Scolytus multistriatus associated with Dutch elm disease on the island of Gotland: phenology and communities of vectored fungi
- 250 Downloads
Scolytus multistriatus Marsham, the smaller European elm bark beetle, is a vector for Dutch elm disease (DED) that in the year 2005 invaded the island of Gotland (Sweden). The island possesses the largest population of elm (mainly Ulmus minor Mill.) in northern Europe. The aim of this study was to monitor flying periods of S. multistriatus during three consecutive years and by using high-throughput sequencing to assess communities of vectored fungi. Sampling of the beetles was carried out at two different sites in Gotland in 2012, 2013, and 2014. In total, 50 pheromone traps were placed at each site and checked weekly during June-August each year. From all sites and years, 177 beetles were trapped. Among these, 6.2 % were trapped in June, 76.8 % in July, and 16.9 % in August (difference significant at p<0.007). Sequencing of ITS rDNA from the beetles revealed the presence of 1589 fungal taxa, among which virulent DED pathogen Ophiostoma novo-ulmi Brasier was the second most common species (9.0 % of all fungal sequences). O. ulmi Buisman, the less virulent DED pathogen, was also detected but only in a single beetle, which was sampled in 2012 (0.04 % of sequences). There were 13.0 % of the beetles infested with O. novo-ulmi in 2012, 4.0 % in 2013, and 27.7 % in 2014. O. novo-ulmi comprised 0.8 % of fungal sequences in 2012, 0.002 % in 2013, and 8.2 % in 2014. The study showed that the proportion of S. multistriatus vectoring O. novo-ulmi has increased in recent years.
KeywordsOphiostoma Invasive pathogens Bark beetles Disease management Fungal community Ulmus
We thank Diem Nguyen at the Dept. of Forest Mycology and Plant Pathology, SLU, for language revision and Karin Wågström at the Swedish Forest Agency for help with the field work. The financial support is gratefully acknowledged from Foundation Oscar and Lili Lamms Minne, Carl Tryggers Foundation, the Swedish Research Council Formas, and the EU Life+ Nature Elmias (LIFE12 NAT/SE/001139) project.
Compliance with ethical standards
Conflict of interest
The authors declare that they have no conflicts of interest.
- Bellows TS, Meisenbacher C, Reardon RC (1998) European elm bark beetle biological control. Paper presented at the Biological control of arthropod forest pests of the western United States: a review and recommendations. USDA Forest Service, FHTET–96–21, The University of Georgia, and Southern Forest Insect Work Conference. Available from http://www.barkbeetles.org/Biocontol/europeanelmbarkbeetle.html Accessed 15 January 2016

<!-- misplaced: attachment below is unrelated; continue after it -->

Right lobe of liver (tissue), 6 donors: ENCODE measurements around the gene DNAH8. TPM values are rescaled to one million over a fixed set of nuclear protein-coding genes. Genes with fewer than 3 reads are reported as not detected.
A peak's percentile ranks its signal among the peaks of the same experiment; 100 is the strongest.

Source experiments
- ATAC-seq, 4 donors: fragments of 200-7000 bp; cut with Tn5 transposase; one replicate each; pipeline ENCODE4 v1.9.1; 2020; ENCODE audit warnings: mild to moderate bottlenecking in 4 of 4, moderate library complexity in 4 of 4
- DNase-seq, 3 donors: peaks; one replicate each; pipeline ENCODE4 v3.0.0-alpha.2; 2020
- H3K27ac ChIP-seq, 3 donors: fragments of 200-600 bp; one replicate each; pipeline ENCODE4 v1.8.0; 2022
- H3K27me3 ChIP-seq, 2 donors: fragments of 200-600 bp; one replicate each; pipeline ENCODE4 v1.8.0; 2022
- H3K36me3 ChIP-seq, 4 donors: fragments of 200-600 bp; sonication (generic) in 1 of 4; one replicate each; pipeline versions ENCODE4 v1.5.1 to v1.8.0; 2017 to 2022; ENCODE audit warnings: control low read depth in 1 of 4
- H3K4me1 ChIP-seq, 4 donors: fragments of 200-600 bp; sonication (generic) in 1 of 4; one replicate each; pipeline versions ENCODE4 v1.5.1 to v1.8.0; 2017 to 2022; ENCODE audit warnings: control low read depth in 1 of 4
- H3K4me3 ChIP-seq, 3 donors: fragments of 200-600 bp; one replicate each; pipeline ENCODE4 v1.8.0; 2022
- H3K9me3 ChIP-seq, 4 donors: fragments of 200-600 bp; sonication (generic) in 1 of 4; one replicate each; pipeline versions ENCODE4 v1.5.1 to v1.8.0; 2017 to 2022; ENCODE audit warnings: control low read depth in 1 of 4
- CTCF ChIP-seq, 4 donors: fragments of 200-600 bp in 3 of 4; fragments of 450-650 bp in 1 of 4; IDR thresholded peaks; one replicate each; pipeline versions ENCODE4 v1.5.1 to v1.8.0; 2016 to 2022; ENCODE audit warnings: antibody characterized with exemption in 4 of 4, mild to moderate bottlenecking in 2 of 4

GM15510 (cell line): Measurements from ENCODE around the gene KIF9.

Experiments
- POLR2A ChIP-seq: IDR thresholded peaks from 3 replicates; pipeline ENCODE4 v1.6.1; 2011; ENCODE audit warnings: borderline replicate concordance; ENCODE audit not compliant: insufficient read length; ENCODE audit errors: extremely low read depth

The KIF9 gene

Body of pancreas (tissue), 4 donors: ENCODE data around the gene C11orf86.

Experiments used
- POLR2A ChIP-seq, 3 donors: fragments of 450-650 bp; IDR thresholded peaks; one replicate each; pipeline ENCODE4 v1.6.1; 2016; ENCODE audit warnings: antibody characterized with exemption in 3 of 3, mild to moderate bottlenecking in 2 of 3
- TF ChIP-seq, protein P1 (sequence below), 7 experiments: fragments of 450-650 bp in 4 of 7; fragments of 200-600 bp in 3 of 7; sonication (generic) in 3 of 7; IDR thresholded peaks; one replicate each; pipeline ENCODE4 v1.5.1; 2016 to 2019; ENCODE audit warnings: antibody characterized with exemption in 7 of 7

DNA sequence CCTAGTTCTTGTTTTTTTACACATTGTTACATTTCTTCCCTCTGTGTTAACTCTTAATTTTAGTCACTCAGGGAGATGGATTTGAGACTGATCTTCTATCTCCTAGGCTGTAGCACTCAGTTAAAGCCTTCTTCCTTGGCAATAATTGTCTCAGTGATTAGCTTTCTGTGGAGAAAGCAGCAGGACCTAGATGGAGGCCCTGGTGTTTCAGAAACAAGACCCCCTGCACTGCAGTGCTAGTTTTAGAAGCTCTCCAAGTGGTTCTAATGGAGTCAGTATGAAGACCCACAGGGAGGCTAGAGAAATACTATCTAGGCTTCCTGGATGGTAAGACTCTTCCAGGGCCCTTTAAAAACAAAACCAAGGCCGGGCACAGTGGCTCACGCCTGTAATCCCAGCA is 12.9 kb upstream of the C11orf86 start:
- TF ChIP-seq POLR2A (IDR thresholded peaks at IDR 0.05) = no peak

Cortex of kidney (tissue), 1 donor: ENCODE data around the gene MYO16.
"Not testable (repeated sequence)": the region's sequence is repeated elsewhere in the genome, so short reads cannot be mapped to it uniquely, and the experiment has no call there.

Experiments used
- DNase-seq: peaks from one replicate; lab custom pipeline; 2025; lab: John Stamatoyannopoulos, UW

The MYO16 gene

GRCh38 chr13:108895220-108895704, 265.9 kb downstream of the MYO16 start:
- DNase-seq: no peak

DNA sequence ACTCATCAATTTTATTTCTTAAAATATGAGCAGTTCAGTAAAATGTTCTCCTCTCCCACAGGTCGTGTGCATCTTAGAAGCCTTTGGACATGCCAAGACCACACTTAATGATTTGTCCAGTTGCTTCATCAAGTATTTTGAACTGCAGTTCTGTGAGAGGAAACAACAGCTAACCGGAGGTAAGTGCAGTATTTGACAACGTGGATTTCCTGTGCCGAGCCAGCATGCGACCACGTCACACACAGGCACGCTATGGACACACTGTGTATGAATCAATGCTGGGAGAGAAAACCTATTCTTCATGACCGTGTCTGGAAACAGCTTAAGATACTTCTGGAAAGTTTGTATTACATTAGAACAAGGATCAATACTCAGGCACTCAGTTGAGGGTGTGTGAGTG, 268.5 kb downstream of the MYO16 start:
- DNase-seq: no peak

- Brasier CM, Buck K, Paoletti M, Crawford L, Kirk S (2004) Molecular analysis of evolutionary changes in populations of Ophiostma novo-ulmi. For Res Syst 13:93–103Google Scholar
- Domsch KH, Gams W, Anderson TH (2007) Compendium of soil fungi. IHW-Verlag, EchingGoogle Scholar
- Houle C, Hartmann GC, Wasti SS (1987) Infectivity of 8 species of entomogenous fungi to the larvae of the elm bark beetle, Scolytus multistriatus (Marsham). J NY Entomol Soc 95:14–18Google Scholar
- Ihrmark K, Bodeker ITM, Cruz-Martinez K, Friberg H, Kubartova A, Schenck J, Strid Y, Stenlid J, Brandstrom-Durling M, Clemmensen KE, Lindahl BD (2012) New primers to amplify the fungal ITS2 region - evaluation by 454-sequencing of artificial and natural communities. FEMS Microbiol Ecol 82:666–677. doi: 10.1111/j.1574-6941.2012.01437.x CrossRefPubMedGoogle Scholar
- Kirisits T (2013) Dutch Elm Disease and Other Ophiostoma Diseases. In:Gonthier P, Nicolotti G (eds) Infectious Forest Diseases. CABI, pp 256–282Google Scholar
- Lee JC, Aguayo I, Aslin R, Durham G, Hamud SM, Moltzan BD, Munson AS, Negron JF, Peterson T, Ragenovich IR, Witcosky JJ, Seybold SJ (2009) Co-occurrence of the invasive banded and European elm bark beetles (Coleoptera: Scolytidae) in North America. Ann Entomol Soc Am 102:426–436CrossRefGoogle Scholar
- Lim YW, Kim JJ, Lu M, Breuil C (2005) Determining fungal diversity on Dendroctonus ponderosae and Ips pini affecting lodgepole pine using cultural and molecular methods. Fungal Divers 19:79–94Google Scholar
- Östbrant IL, Wågström K, Persson M, Smedberg AL (2009) Holländsk almsjuka. Ophiostoma novo-ulmi i Gotlands län år 2009 Dutch elm disease. Ophiostoma novo-ulmi in county of Gotland year 2009. Länsstyrelsen Gotlands Län, Dnr:640-7109-09 (In Swedish)Google Scholar
- Schlyter F, Anderbrant O, Lindquist G, Jansson A (1987) Dutch elm disease (Ceratocystis ulmi) and elm bark beetles in Malmö town 1985 - distribution, phenology and practical measures in an integrated control program. Vaxtskyddsnotiser 51:2–10Google Scholar
- Sokal RR, Rohlf FJ (1995) Biometry: the principles and practice of statistics in biological research, 3rd edn. W.H. Freeman and Co, New YorkGoogle Scholar
- Vega FE, Blackwell M (2005) Insect-fungal associations: ecology and evolution. Oxford University Press, OxfordGoogle Scholar
- Wang Y-P, Guo R, Deng J-Y, Zhang Z (2014) Field efficacy of combinations of attractants for bark beetles and longicorn beetles in trapping wood-boring beetles. Acta Entomol Sin 56:452–456Google Scholar
- White TJ, Bruns T, Lee S, Taylor J (1990) Amplification and direct sequencing of fungal ribosomal RNA genes for phylogenetics. In: Innis MA, Gelfand DH, Sninsky JJ, White TJ (eds) PCR protocols: A guide to methods and applications. Academic Press, Inc, San Diego, pp 315–322Google Scholar
- Wood SL (1982) The bark and ambrosia beetles of North and Central America (Coleoptera: Scolytidae), a taxonomic monograph. Great Basin Nat Mem 6:1–359Google Scholar